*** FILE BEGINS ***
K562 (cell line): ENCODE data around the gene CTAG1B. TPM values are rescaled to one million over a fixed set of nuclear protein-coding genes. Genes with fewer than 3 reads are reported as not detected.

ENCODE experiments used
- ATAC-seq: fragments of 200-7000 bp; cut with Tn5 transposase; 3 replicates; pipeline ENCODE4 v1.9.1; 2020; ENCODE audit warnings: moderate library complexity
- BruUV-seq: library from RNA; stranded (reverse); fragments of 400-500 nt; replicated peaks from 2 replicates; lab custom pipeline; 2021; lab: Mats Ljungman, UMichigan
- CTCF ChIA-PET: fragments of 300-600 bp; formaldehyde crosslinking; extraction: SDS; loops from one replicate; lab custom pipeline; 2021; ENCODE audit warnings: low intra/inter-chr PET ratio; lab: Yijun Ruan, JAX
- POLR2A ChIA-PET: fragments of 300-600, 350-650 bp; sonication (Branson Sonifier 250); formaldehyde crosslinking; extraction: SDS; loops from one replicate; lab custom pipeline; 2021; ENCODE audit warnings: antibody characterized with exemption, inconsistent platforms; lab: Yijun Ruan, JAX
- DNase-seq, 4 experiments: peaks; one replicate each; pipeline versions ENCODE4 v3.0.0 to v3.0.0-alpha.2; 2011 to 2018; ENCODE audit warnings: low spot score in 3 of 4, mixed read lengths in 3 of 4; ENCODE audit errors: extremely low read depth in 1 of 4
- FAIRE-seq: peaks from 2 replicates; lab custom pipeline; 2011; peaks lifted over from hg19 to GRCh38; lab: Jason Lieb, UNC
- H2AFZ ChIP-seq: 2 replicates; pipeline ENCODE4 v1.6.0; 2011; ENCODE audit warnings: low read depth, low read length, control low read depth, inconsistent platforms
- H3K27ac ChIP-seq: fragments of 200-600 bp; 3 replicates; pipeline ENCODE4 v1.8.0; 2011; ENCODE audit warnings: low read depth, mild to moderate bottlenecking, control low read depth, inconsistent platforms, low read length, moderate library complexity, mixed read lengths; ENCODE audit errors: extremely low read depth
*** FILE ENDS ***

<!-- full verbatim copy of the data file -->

K562 (cell line): ENCODE data around the gene CTAG1B. TPM values are rescaled to one million over a fixed set of nuclear protein-coding genes. Genes with fewer than 3 reads are reported as not detected.

ENCODE experiments used
- ATAC-seq: fragments of 200-7000 bp; cut with Tn5 transposase; 3 replicates; pipeline ENCODE4 v1.9.1; 2020; ENCODE audit warnings: moderate library complexity
- BruUV-seq: library from RNA; stranded (reverse); fragments of 400-500 nt; replicated peaks from 2 replicates; lab custom pipeline; 2021; lab: Mats Ljungman, UMichigan
- CTCF ChIA-PET: fragments of 300-600 bp; formaldehyde crosslinking; extraction: SDS; loops from one replicate; lab custom pipeline; 2021; ENCODE audit warnings: low intra/inter-chr PET ratio; lab: Yijun Ruan, JAX
- POLR2A ChIA-PET: fragments of 300-600, 350-650 bp; sonication (Branson Sonifier 250); formaldehyde crosslinking; extraction: SDS; loops from one replicate; lab custom pipeline; 2021; ENCODE audit warnings: antibody characterized with exemption, inconsistent platforms; lab: Yijun Ruan, JAX
- DNase-seq, 4 experiments: peaks; one replicate each; pipeline versions ENCODE4 v3.0.0 to v3.0.0-alpha.2; 2011 to 2018; ENCODE audit warnings: low spot score in 3 of 4, mixed read lengths in 3 of 4; ENCODE audit errors: extremely low read depth in 1 of 4
- FAIRE-seq: peaks from 2 replicates; lab custom pipeline; 2011; peaks lifted over from hg19 to GRCh38; lab: Jason Lieb, UNC
- H2AFZ ChIP-seq: 2 replicates; pipeline ENCODE4 v1.6.0; 2011; ENCODE audit warnings: low read depth, low read length, control low read depth, inconsistent platforms
- H3K27ac ChIP-seq: fragments of 200-600 bp; 3 replicates; pipeline ENCODE4 v1.8.0; 2011; ENCODE audit warnings: low read depth, mild to moderate bottlenecking, control low read depth, inconsistent platforms, low read length, moderate library complexity, mixed read lengths; ENCODE audit errors: extremely low read depth